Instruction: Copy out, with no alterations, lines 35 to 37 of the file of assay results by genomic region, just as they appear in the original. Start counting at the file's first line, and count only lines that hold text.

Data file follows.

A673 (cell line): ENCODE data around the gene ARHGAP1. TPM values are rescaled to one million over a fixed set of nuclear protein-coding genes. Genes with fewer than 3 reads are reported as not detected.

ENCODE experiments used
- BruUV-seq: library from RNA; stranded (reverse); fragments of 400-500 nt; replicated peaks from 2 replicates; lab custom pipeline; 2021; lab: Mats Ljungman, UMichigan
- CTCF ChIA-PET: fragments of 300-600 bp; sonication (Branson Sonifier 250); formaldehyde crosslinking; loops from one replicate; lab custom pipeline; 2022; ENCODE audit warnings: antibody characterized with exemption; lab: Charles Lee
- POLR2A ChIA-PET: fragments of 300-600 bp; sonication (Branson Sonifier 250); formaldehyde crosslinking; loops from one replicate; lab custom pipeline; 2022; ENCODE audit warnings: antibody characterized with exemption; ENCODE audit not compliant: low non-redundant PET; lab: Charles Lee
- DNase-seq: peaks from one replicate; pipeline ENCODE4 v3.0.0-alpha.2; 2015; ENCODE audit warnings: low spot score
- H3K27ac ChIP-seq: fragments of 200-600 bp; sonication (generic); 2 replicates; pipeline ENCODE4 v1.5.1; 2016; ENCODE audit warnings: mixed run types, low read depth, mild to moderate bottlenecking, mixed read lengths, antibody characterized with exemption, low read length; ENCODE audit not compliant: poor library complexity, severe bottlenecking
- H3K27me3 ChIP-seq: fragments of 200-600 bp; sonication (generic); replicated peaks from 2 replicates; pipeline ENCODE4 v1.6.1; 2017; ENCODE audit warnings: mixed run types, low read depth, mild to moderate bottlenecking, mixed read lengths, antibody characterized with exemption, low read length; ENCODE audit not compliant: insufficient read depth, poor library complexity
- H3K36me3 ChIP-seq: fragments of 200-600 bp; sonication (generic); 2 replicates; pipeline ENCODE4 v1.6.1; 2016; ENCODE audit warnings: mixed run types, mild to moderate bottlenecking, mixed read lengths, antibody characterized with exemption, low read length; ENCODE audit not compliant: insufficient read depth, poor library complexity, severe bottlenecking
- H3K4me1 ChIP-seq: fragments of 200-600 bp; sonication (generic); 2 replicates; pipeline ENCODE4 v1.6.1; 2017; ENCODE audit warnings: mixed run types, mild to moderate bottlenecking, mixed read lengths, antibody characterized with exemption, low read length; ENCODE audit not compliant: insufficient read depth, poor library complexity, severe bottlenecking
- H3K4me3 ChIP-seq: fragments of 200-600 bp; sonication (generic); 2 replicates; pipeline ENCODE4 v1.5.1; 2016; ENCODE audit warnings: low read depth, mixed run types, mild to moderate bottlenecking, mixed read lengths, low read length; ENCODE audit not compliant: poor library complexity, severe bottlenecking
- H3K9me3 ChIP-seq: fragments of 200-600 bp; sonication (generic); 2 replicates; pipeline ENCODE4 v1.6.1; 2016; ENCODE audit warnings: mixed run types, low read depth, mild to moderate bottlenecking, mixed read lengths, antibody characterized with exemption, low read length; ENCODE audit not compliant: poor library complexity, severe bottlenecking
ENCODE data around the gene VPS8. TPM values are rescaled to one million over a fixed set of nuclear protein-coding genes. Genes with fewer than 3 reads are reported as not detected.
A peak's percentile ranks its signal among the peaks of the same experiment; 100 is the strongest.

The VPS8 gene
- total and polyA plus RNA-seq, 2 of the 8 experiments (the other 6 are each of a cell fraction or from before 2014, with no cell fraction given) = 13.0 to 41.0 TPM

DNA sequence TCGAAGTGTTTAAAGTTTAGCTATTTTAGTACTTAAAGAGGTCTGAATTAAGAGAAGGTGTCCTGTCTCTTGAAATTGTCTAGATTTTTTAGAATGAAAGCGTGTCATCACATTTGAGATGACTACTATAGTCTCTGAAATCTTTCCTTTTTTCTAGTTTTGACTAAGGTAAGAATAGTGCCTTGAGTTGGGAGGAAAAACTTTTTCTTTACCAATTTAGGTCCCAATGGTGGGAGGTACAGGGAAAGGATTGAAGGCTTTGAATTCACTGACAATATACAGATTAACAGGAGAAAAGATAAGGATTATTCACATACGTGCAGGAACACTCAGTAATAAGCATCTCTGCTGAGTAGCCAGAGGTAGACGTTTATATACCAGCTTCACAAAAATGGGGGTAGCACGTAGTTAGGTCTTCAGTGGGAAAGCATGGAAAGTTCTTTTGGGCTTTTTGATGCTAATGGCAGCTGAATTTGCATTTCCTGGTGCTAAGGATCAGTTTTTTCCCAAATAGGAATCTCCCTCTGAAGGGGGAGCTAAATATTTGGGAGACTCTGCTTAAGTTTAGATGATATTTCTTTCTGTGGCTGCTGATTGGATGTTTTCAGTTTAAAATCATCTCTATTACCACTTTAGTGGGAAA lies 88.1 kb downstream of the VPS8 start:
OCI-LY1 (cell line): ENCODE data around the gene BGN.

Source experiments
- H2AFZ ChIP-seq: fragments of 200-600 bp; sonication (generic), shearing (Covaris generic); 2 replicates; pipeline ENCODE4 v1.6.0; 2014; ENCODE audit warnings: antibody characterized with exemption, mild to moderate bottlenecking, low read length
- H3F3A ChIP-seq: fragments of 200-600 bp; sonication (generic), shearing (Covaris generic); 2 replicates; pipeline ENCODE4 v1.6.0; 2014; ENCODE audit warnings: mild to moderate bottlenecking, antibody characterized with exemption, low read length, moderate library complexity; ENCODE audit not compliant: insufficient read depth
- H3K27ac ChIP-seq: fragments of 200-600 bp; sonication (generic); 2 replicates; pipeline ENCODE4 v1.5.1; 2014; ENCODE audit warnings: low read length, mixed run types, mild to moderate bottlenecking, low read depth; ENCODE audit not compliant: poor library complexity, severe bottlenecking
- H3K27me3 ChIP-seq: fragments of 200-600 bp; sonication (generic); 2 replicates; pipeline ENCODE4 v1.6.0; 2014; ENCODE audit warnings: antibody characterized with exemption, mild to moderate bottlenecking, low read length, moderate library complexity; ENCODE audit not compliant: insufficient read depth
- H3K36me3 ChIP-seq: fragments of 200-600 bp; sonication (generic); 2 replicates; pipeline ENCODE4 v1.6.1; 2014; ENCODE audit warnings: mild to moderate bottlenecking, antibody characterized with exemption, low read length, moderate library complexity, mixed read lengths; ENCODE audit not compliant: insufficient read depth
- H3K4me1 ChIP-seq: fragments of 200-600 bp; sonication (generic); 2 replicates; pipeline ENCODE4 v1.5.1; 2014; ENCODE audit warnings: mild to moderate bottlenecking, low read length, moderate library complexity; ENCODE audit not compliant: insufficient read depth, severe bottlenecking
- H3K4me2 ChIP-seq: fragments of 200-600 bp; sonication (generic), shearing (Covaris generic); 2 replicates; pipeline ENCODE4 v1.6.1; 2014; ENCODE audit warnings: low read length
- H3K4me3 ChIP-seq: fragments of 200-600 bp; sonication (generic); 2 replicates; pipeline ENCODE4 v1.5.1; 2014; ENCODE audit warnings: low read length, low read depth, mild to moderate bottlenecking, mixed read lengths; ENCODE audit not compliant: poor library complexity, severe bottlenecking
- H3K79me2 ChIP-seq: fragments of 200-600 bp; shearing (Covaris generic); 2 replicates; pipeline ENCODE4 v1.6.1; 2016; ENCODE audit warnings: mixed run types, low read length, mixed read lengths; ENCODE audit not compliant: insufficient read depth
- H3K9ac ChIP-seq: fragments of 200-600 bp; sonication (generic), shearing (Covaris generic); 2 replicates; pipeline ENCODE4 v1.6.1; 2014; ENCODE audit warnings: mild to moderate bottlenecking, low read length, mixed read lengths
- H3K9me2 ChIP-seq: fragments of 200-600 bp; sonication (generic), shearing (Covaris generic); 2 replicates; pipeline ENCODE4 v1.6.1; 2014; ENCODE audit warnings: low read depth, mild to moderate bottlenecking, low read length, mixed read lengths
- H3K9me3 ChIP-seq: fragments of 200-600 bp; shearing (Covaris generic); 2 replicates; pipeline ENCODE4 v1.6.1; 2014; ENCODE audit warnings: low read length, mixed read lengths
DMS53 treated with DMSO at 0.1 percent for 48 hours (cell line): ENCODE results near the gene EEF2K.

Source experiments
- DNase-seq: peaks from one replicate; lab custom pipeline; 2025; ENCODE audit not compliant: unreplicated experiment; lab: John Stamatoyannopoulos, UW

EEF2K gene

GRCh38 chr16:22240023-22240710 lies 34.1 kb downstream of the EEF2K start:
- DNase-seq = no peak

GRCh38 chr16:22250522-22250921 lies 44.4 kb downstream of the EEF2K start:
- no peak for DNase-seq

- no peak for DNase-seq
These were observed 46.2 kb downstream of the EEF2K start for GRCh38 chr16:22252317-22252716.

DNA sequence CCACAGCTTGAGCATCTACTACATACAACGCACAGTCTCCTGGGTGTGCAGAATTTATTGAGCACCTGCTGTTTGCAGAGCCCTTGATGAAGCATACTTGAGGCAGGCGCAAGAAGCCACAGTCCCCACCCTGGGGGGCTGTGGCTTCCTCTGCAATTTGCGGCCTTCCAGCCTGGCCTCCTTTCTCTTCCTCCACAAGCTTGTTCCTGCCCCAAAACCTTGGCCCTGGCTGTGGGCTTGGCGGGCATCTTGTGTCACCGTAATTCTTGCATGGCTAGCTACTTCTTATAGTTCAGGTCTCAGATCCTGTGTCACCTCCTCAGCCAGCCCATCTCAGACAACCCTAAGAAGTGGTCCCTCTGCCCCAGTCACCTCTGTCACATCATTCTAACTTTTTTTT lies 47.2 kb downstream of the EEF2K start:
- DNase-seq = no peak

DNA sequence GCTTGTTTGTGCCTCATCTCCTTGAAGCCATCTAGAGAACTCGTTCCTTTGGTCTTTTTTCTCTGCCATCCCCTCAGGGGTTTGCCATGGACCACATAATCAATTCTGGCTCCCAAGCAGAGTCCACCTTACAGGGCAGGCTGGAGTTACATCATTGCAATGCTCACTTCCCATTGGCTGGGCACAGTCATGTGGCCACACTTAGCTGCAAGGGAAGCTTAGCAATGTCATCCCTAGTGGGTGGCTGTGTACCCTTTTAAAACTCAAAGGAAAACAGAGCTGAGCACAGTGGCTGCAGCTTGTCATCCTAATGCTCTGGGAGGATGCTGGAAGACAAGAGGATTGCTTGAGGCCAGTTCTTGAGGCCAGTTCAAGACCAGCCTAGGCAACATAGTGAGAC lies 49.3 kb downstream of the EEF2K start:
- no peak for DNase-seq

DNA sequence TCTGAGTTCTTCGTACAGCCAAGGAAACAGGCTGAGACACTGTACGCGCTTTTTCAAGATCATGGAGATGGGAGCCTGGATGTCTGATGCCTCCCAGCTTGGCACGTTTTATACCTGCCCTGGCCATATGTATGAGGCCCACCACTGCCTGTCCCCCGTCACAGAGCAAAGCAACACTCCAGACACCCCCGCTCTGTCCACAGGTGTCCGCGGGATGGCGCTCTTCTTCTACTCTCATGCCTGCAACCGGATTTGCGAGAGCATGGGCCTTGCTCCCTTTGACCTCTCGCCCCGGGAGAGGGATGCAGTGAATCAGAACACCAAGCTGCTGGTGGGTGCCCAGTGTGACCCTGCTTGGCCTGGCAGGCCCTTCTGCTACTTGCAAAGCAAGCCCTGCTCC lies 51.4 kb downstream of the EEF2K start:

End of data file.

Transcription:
EEF2K gene

GRCh38 chr16:22240023-22240710 lies 34.1 kb downstream of the EEF2K start:
- DNase-seq = no peak